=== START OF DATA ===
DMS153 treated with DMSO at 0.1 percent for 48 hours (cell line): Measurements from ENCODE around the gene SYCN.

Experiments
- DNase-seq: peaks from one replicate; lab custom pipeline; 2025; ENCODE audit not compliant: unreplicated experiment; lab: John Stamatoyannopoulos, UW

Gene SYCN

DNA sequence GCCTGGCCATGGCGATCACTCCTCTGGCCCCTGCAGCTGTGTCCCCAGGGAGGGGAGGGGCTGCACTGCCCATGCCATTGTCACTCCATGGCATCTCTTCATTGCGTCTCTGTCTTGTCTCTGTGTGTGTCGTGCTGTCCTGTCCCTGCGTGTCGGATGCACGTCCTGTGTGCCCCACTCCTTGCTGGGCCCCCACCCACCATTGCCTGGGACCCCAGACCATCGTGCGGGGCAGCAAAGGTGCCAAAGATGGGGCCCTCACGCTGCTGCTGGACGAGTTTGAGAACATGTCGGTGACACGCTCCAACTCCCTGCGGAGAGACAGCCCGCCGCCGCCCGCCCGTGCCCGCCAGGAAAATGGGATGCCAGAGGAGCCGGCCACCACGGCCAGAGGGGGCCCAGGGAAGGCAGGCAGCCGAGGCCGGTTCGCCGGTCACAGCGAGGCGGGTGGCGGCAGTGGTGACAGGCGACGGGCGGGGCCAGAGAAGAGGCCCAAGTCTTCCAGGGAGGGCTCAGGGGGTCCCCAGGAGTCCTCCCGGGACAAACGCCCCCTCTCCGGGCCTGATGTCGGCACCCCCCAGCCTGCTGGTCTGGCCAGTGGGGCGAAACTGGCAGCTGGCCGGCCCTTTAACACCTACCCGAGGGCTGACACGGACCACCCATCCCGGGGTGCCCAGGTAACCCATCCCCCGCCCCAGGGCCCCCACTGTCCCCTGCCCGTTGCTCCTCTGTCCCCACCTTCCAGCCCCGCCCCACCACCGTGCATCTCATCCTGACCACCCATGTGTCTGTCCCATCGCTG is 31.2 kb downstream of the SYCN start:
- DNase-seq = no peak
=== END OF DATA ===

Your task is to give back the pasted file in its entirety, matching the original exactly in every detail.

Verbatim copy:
DMS153 treated with DMSO at 0.1 percent for 48 hours (cell line): Measurements from ENCODE around the gene SYCN.

Experiments
- DNase-seq: peaks from one replicate; lab custom pipeline; 2025; ENCODE audit not compliant: unreplicated experiment; lab: John Stamatoyannopoulos, UW

Gene SYCN

DNA sequence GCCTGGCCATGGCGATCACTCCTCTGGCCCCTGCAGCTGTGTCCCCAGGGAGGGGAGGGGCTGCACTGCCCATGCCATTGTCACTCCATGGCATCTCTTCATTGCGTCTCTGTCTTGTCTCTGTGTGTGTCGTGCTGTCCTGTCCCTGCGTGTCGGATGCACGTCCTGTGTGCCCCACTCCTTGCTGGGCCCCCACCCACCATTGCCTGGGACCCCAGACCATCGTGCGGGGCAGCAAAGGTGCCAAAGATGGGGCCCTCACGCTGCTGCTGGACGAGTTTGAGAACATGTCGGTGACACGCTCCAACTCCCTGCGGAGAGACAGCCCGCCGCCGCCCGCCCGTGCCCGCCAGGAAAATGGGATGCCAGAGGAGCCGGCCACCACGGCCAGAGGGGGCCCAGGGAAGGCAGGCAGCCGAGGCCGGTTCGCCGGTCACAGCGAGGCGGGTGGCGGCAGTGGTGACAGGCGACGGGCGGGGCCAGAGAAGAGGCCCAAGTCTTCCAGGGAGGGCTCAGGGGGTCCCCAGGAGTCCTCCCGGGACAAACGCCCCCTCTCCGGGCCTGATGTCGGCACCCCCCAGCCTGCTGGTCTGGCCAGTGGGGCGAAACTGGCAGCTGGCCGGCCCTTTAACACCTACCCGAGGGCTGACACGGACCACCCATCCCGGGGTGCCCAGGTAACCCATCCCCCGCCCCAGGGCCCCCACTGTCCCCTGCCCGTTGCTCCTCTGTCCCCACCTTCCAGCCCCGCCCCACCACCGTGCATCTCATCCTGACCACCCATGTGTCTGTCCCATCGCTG is 31.2 kb downstream of the SYCN start:
- DNase-seq = no peak